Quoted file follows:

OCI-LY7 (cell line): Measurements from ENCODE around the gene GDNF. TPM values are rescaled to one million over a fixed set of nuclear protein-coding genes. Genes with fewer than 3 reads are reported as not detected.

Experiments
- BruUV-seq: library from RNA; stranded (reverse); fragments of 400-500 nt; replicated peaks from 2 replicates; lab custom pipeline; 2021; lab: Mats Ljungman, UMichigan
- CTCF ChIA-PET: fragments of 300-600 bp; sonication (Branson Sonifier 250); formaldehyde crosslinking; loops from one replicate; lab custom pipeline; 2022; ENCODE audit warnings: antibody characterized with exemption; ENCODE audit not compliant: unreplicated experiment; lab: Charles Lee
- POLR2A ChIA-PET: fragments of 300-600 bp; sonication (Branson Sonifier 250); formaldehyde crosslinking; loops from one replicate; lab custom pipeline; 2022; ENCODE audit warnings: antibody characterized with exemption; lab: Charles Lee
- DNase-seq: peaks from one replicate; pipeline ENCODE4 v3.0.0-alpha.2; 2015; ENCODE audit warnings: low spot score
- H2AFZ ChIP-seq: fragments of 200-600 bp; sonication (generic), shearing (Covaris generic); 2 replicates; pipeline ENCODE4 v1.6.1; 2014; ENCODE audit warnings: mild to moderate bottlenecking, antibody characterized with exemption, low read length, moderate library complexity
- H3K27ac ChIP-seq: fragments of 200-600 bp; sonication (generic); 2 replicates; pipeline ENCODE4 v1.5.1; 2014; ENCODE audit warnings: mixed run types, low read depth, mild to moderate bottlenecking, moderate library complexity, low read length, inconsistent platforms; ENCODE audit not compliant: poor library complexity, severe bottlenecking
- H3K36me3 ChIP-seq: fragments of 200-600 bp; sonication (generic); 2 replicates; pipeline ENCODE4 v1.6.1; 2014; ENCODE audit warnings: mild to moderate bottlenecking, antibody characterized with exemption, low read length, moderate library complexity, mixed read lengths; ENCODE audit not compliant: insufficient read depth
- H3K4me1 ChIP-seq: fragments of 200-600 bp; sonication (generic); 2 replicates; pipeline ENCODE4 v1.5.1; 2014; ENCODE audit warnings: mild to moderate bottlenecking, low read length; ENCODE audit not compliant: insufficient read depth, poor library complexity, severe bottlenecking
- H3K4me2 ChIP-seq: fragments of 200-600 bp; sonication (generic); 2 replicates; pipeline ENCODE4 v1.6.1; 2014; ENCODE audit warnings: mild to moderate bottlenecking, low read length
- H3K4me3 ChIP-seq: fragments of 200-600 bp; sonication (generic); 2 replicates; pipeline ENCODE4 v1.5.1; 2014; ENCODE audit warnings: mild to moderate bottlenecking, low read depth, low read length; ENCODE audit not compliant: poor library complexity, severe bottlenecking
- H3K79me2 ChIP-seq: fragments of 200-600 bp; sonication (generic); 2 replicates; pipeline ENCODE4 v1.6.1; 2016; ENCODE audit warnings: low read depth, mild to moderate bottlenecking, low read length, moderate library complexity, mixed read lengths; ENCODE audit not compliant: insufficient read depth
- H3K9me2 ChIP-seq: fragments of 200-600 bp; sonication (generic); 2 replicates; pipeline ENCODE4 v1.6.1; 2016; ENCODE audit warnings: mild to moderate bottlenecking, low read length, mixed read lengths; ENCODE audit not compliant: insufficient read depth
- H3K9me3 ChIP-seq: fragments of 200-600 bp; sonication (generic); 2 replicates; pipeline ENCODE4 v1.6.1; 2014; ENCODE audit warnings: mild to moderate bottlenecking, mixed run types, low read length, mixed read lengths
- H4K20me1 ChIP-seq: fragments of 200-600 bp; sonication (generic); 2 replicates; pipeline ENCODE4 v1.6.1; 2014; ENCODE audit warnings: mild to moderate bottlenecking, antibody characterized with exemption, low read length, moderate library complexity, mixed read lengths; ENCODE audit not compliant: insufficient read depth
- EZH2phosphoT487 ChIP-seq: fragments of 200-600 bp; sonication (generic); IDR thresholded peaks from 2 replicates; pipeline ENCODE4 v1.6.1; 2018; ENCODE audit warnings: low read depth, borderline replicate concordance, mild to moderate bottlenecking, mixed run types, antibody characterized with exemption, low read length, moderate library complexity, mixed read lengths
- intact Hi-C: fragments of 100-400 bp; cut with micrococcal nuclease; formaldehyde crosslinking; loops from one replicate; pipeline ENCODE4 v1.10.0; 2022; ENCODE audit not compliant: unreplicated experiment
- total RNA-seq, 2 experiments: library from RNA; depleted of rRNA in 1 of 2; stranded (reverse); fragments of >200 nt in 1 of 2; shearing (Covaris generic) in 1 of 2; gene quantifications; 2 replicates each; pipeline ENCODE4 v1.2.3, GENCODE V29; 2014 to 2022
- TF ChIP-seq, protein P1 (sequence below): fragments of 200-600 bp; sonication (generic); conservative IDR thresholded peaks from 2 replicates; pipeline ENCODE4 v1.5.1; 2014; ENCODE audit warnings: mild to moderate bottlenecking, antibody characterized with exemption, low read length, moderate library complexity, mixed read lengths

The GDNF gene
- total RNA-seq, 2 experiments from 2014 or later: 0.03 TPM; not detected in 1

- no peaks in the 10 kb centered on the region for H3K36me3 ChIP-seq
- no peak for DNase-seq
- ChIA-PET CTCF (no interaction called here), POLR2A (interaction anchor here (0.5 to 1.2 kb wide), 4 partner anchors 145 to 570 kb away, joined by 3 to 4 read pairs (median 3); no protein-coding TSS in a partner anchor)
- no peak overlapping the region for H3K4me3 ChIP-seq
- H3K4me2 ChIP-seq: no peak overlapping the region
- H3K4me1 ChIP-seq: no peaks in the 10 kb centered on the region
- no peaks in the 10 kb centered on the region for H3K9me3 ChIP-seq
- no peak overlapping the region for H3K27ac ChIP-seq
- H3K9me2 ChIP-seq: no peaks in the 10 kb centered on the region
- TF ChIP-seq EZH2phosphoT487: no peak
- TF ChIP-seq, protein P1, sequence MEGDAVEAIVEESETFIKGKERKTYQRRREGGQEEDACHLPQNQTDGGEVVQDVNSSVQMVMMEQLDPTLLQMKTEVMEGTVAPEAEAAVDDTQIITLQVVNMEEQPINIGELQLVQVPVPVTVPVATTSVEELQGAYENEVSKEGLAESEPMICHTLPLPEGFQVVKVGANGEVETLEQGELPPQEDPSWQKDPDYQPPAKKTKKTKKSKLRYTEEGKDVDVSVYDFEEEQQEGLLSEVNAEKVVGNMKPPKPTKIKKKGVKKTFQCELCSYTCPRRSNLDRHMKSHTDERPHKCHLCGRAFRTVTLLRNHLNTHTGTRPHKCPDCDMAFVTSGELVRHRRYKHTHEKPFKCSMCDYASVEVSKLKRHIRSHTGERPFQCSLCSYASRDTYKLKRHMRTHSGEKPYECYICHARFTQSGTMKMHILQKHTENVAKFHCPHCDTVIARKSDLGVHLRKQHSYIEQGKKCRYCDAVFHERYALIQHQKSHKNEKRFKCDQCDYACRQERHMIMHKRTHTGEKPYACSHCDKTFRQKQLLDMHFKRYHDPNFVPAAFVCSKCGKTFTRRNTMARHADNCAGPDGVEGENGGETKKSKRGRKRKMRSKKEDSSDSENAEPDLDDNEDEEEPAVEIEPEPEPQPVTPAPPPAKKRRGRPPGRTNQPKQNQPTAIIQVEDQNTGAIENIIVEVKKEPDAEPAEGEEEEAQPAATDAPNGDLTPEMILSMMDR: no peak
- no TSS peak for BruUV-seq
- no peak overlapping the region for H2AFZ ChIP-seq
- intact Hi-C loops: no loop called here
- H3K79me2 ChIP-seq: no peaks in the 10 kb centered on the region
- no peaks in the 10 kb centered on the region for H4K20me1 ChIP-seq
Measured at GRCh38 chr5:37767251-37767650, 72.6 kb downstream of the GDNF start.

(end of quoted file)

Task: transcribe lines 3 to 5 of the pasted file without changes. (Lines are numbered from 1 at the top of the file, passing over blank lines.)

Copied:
- BruUV-seq: library from RNA; stranded (reverse); fragments of 400-500 nt; replicated peaks from 2 replicates; lab custom pipeline; 2021; lab: Mats Ljungman, UMichigan
- CTCF ChIA-PET: fragments of 300-600 bp; sonication (Branson Sonifier 250); formaldehyde crosslinking; loops from one replicate; lab custom pipeline; 2022; ENCODE audit warnings: antibody characterized with exemption; ENCODE audit not compliant: unreplicated experiment; lab: Charles Lee
- POLR2A ChIA-PET: fragments of 300-600 bp; sonication (Branson Sonifier 250); formaldehyde crosslinking; loops from one replicate; lab custom pipeline; 2022; ENCODE audit warnings: antibody characterized with exemption; lab: Charles Lee